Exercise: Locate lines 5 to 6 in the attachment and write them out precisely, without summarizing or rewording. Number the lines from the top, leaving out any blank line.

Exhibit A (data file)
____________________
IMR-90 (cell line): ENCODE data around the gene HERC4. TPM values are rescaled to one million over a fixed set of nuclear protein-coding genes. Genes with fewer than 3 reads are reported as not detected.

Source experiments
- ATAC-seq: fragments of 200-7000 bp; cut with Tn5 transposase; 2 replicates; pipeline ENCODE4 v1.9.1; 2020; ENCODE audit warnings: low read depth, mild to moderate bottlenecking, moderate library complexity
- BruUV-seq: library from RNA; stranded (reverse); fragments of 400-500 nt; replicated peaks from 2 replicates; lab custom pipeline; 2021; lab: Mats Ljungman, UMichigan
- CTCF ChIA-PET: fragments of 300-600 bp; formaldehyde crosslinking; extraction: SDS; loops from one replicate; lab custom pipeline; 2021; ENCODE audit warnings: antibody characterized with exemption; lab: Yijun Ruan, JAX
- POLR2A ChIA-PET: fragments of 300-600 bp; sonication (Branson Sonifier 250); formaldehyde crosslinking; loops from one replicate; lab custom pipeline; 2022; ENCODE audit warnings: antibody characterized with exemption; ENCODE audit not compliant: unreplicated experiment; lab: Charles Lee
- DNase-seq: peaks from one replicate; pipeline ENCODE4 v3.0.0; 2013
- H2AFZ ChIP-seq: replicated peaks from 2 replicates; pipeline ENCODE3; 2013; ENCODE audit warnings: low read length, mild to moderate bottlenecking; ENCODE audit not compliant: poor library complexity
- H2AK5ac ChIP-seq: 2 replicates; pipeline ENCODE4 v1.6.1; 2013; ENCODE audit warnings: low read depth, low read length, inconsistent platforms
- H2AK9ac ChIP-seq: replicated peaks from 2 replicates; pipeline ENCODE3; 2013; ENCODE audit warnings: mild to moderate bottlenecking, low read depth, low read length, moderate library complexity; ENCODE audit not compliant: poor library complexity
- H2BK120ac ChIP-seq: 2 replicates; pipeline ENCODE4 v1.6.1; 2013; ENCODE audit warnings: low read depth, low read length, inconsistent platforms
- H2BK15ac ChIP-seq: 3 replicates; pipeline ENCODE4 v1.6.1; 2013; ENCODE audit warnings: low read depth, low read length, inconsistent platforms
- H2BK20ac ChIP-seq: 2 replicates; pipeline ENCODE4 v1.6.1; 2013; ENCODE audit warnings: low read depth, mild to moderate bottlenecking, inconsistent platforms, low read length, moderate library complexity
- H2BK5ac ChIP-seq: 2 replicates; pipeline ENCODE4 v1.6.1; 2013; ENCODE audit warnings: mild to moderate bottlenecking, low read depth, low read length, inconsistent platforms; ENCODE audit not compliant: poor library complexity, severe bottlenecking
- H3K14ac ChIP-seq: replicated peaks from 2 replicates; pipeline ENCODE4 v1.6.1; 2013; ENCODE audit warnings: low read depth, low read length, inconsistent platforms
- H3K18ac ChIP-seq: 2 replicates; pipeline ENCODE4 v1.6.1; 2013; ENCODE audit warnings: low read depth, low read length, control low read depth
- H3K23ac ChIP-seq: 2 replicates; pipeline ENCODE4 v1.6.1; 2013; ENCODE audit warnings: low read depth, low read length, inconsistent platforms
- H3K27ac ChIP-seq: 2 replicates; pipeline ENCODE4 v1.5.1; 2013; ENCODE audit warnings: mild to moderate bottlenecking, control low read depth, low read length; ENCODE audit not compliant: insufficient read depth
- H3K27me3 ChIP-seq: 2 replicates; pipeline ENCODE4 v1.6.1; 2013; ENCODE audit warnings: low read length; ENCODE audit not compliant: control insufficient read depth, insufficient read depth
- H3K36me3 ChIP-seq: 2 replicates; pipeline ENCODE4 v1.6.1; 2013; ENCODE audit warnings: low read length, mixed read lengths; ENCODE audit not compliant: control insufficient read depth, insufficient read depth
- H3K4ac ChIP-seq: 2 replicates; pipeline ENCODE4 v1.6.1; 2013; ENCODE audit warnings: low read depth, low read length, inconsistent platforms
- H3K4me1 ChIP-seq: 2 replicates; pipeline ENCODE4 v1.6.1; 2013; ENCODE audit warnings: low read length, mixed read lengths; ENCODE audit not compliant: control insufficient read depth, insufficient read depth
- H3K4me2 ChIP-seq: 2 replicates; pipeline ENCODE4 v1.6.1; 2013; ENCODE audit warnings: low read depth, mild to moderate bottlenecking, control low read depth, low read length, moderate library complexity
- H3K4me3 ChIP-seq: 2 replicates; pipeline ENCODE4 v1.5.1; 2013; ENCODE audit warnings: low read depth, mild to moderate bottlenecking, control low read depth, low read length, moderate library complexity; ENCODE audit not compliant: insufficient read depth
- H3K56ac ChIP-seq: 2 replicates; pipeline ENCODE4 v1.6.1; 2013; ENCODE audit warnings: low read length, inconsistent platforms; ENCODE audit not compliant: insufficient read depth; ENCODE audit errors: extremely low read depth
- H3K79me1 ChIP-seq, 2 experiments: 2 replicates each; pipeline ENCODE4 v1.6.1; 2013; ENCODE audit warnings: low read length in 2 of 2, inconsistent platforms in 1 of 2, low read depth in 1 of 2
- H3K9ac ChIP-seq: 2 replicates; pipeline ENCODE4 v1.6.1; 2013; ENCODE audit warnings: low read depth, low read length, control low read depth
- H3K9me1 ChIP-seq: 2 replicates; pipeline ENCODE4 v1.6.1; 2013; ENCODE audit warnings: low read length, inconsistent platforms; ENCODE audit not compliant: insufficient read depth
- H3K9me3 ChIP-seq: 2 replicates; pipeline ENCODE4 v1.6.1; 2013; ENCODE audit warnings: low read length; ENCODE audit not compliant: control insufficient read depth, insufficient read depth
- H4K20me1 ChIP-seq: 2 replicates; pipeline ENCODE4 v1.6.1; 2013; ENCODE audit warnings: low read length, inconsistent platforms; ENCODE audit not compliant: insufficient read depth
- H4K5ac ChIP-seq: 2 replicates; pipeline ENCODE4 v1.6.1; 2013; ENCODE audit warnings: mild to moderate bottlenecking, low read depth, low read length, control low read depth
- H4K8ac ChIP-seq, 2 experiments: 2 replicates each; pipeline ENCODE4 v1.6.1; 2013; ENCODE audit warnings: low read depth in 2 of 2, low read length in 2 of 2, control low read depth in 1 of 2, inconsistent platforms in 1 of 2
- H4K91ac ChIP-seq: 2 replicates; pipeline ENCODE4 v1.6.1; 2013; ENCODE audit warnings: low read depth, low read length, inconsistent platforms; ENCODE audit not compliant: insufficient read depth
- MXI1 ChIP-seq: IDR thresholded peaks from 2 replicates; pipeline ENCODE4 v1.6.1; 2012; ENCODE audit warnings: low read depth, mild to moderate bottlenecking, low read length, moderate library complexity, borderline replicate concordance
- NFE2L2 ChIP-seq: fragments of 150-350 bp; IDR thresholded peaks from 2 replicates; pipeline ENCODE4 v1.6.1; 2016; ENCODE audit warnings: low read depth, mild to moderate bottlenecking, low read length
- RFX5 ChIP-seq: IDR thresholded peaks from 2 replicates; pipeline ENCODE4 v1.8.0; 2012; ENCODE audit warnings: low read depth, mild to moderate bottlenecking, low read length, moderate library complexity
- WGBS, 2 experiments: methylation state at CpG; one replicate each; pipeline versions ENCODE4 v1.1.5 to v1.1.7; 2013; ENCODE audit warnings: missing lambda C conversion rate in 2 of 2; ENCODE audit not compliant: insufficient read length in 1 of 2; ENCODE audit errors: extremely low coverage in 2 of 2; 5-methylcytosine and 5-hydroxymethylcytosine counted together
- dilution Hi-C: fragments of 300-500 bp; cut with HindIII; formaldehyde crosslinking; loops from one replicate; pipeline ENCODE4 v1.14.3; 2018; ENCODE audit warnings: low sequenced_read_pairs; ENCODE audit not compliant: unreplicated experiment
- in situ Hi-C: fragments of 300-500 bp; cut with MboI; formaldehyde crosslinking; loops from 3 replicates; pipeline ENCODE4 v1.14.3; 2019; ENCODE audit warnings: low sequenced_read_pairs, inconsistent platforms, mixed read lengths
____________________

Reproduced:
- CTCF ChIA-PET: fragments of 300-600 bp; formaldehyde crosslinking; extraction: SDS; loops from one replicate; lab custom pipeline; 2021; ENCODE audit warnings: antibody characterized with exemption; lab: Yijun Ruan, JAX
- POLR2A ChIA-PET: fragments of 300-600 bp; sonication (Branson Sonifier 250); formaldehyde crosslinking; loops from one replicate; lab custom pipeline; 2022; ENCODE audit warnings: antibody characterized with exemption; ENCODE audit not compliant: unreplicated experiment; lab: Charles Lee